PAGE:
Friday, March 9, 2007

Contests and target audience.

I'm not a big fan of writers' contests. The main purpose for writing organizations, such as regional chapters of RWA, to hold contests is to raise funds for their chapter.

I question the qualifications of some judges, who are sometimes simply "PRO" status - that is, they've submitted their own work to an editor or agent, thus qualifying for "PRO" status through the RWA, but they aren't necessarily published or experienced.

And, going by the crazily diverse range in scores I've received, some judges don't "get" my work. Contest judging seems far too subjective for my taste. If a judge doesn't "get" what I'm trying to say, then most likely they aren't my target audience.

For example, I brought a story to my critique group a few weeks ago and the prologue included some rather disturbing imagery and some foul language. One of my critique partners asked, "Don't you think you may lose some readers here?"

I responded, "Then those people aren't my target audience."

As readers, we all have our favorite genres and types of stories. While some people may be content to stick strictly within those confines, I prefer to read a wide range of story types, often depending on my mood. Some days I want sweet, funny romance. Other days - my cranky days - I'm in the mood for some grisly murder mysteries or somber, gritty realism.

My critique partner had grown accustomed to the stories I typically bring for review - funny, sweet romance. Romantic comedy. And some quirky slice-of-life stories. So my experiment with writing a darker story took her by surprise. It took some readjusting in her thinking, but she and our other critique partner shifted gears nicely and both gave my chapter a constructive critique.

But in contests, I suspect not all judges have this capacity - to switch gears from what they are accustomed to reading in order to effectively and constructively review something a little different, something that doesn't necessarily follow the tried-and-true rules of a particular genre. (For those of you who write romance, you KNOW all about the rules of the genre!)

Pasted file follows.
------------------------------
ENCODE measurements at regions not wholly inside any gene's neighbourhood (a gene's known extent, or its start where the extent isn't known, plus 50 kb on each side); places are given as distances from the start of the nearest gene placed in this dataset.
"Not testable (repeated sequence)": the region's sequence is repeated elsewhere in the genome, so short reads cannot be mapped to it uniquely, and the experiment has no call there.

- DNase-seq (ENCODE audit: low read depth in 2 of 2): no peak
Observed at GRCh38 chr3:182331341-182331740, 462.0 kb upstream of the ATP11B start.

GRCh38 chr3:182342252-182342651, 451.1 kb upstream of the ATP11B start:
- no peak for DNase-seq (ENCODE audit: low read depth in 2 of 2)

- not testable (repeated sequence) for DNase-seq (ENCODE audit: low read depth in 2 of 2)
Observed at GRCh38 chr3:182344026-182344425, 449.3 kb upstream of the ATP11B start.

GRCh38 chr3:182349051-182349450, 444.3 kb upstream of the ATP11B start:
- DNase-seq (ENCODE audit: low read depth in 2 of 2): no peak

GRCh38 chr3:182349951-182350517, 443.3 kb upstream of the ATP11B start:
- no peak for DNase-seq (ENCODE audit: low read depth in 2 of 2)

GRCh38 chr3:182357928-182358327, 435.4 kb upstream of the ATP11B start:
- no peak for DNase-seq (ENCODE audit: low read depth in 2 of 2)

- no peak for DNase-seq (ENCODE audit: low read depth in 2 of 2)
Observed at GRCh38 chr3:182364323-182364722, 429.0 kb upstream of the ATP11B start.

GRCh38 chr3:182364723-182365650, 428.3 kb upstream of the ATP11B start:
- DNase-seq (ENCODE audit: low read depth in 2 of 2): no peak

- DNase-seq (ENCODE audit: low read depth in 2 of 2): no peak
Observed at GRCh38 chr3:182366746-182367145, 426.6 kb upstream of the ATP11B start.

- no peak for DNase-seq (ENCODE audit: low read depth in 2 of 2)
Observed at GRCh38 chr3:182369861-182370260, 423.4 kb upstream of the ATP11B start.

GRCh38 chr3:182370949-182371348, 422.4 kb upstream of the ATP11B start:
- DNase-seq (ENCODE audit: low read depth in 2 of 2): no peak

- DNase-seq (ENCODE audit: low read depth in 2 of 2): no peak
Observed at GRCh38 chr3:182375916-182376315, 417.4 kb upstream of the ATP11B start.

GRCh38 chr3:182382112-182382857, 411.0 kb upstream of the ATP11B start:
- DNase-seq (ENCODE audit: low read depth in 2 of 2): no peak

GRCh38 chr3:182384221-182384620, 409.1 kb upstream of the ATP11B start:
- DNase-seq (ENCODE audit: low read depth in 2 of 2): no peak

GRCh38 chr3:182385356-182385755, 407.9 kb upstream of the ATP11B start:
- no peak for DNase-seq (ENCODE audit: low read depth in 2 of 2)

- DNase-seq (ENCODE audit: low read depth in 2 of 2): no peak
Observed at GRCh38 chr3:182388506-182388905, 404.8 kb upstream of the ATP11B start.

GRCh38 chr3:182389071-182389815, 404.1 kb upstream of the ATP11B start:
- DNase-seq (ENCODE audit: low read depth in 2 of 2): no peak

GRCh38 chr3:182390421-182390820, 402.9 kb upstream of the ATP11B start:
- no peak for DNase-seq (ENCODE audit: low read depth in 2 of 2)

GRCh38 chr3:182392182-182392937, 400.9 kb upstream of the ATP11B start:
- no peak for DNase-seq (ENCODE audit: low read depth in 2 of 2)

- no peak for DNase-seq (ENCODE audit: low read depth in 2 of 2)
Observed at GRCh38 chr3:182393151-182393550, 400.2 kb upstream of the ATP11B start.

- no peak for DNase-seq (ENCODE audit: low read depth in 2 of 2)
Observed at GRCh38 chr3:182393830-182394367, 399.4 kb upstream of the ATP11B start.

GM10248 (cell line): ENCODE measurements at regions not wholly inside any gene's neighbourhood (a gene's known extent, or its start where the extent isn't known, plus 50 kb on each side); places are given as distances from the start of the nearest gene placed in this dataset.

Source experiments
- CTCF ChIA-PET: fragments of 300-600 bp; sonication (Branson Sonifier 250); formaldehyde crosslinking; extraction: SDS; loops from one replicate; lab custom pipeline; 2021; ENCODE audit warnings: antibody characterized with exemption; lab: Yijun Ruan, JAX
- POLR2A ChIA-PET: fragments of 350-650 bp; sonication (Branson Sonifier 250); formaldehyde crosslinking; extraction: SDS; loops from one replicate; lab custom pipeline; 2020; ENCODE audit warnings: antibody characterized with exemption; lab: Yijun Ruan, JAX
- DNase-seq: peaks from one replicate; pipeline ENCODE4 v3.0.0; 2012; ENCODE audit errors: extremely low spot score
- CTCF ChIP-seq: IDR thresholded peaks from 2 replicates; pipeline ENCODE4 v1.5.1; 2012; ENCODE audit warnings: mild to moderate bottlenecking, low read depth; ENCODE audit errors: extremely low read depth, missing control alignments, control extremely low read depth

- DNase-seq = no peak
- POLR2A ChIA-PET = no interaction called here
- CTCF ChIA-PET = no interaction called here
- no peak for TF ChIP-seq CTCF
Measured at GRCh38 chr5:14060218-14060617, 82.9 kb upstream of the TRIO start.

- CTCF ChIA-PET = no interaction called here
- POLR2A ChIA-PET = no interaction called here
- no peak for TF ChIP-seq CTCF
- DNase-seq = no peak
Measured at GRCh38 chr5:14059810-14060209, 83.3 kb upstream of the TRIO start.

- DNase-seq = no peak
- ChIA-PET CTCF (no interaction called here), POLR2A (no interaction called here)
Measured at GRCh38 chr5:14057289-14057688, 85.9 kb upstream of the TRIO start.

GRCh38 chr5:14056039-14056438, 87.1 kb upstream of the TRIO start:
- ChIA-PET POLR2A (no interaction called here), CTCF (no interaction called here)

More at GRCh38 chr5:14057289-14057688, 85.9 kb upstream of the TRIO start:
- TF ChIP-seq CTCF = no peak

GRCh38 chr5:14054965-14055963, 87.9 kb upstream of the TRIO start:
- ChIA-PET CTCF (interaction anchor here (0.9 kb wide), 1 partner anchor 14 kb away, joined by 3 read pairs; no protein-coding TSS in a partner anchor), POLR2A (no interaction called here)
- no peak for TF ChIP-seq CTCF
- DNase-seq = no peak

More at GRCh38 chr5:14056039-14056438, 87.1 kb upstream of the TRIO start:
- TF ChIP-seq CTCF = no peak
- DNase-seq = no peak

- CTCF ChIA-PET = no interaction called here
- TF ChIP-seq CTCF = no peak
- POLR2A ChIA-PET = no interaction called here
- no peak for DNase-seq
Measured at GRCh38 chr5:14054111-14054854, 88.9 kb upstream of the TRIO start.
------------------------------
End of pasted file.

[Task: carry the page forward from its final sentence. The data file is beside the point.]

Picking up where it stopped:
Usually a judge is compatible with the category she's judging; i.e., she's comfortable reading that type of story and it's ideally one of her favorites. But often, contest coordinators scramble for judges, sticking judges into categories for which they aren't particularly suited. The results? Contests scores that vary too greatly and comments that demonstrate the judge's lack of qualifications and basic understanding of that category of story.

So I'm not a big fan of contests but because I've got this manuscript that I've sent out twice and I'm trying to determine my next move. I've entered it into a contest just to see what kind of crazy results it garners. After all, contest judges are readers. Hopefully I'll get at least one judge who gets it. And maybe I'll get a better idea of what's not working in the story.

4 comments:

Marianne Arkins said...

The last RWA contest I entered I got a 100/100 "This is ready for publication" and 63/100 with comments that basically ripped every last sentence apart.

Put me off contests for a while. I haven't entered one in over a year...

Len said...

After a lifetime of not entering such contests, I've just recently taken the plunge, and I'm not impressed. The problem is, to me, that art is not a competition, nor should it be. All anybody can do is their best.

marnie said...

Wow, I sure have missed a lot. I've updated your link. Nice new (old?) digs!

teahouse said...

Hey, I'm glad that you're putting yourself out there. No pain, no gain. Not all of us are that brave!